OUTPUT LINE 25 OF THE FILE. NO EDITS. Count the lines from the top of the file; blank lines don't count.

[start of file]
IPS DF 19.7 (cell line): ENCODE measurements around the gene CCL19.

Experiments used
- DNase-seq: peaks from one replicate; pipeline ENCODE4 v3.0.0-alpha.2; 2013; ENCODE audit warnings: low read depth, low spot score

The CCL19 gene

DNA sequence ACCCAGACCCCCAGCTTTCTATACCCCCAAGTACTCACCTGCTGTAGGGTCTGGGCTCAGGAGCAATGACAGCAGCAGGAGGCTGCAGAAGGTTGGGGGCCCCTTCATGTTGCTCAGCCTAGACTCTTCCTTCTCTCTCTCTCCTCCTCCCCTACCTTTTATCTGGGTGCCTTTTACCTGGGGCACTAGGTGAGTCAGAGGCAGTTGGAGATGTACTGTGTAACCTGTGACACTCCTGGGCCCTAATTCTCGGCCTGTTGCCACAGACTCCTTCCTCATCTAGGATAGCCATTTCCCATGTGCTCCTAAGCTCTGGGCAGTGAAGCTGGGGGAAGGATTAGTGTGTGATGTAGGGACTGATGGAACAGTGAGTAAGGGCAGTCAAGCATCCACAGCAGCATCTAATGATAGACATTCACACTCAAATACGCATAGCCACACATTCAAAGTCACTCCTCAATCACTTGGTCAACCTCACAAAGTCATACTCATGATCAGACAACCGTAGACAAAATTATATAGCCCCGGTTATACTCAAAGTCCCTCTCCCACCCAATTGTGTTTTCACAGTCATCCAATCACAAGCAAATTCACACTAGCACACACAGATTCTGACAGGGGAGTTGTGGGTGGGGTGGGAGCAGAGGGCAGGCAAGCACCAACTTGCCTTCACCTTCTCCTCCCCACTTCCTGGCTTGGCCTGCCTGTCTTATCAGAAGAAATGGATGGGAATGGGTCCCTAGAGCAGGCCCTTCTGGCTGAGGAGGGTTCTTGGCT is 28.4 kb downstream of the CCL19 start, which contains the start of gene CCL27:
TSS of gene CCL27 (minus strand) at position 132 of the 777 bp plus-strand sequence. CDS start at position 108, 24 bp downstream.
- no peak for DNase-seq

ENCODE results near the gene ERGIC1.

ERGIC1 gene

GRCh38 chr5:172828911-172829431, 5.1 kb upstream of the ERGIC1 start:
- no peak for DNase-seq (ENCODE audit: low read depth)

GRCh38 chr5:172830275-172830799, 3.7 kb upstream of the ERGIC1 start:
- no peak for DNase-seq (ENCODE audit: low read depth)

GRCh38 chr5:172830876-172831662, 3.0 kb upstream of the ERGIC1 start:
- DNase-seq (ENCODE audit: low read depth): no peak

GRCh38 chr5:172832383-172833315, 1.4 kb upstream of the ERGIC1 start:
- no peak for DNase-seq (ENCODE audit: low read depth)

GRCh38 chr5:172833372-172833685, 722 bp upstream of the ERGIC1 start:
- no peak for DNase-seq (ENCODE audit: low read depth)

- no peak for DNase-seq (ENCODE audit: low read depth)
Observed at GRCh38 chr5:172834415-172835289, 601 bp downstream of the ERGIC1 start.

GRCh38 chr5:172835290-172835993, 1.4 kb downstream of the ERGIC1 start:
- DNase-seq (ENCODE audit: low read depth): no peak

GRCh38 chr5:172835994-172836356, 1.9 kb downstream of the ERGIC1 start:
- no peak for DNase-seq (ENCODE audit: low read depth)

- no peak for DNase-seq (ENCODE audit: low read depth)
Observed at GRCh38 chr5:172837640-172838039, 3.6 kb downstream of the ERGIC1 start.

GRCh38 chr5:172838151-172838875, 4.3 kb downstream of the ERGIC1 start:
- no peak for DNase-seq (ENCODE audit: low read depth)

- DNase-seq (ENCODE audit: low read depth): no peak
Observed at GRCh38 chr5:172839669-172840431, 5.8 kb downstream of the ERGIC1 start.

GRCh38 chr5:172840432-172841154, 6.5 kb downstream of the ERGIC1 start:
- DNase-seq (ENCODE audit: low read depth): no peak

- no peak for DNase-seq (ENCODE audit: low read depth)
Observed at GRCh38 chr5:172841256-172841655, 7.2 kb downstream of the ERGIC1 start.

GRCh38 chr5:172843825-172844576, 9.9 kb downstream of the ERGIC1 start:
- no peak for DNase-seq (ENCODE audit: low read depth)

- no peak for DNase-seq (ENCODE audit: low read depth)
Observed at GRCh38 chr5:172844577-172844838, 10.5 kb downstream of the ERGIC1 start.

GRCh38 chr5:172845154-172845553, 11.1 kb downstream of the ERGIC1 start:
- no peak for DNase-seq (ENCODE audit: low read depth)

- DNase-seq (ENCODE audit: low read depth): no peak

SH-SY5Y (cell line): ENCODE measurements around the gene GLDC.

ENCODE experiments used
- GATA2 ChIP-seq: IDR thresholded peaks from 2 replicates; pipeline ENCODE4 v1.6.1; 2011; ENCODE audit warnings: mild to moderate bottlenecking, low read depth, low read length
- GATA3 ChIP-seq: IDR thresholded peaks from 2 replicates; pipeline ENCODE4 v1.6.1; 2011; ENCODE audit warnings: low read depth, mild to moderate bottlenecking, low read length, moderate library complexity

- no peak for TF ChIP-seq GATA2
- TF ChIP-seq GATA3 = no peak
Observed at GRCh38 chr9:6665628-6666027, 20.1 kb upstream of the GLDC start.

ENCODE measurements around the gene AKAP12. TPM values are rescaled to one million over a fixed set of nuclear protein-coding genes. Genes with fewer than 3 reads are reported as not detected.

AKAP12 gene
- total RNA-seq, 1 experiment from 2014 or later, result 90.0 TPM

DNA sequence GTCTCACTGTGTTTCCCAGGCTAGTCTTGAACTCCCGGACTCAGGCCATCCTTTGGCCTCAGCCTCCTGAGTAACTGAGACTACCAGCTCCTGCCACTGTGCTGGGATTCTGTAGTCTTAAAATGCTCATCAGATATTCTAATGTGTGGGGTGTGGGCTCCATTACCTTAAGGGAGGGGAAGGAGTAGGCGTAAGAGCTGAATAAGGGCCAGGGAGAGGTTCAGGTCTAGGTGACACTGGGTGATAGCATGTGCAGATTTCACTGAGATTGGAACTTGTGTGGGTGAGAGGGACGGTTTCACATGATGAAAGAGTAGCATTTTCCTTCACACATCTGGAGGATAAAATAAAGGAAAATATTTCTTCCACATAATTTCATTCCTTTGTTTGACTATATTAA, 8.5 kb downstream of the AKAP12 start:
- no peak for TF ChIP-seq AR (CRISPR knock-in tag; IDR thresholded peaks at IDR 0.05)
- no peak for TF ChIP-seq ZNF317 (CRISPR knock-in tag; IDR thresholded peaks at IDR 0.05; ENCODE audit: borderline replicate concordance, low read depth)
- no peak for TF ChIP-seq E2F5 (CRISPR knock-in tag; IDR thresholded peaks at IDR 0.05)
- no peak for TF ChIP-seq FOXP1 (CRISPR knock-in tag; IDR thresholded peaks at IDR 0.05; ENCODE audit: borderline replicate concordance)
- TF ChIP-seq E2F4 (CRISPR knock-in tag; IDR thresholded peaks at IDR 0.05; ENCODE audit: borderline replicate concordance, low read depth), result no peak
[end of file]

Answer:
- no peak for DNase-seq (ENCODE audit: low read depth)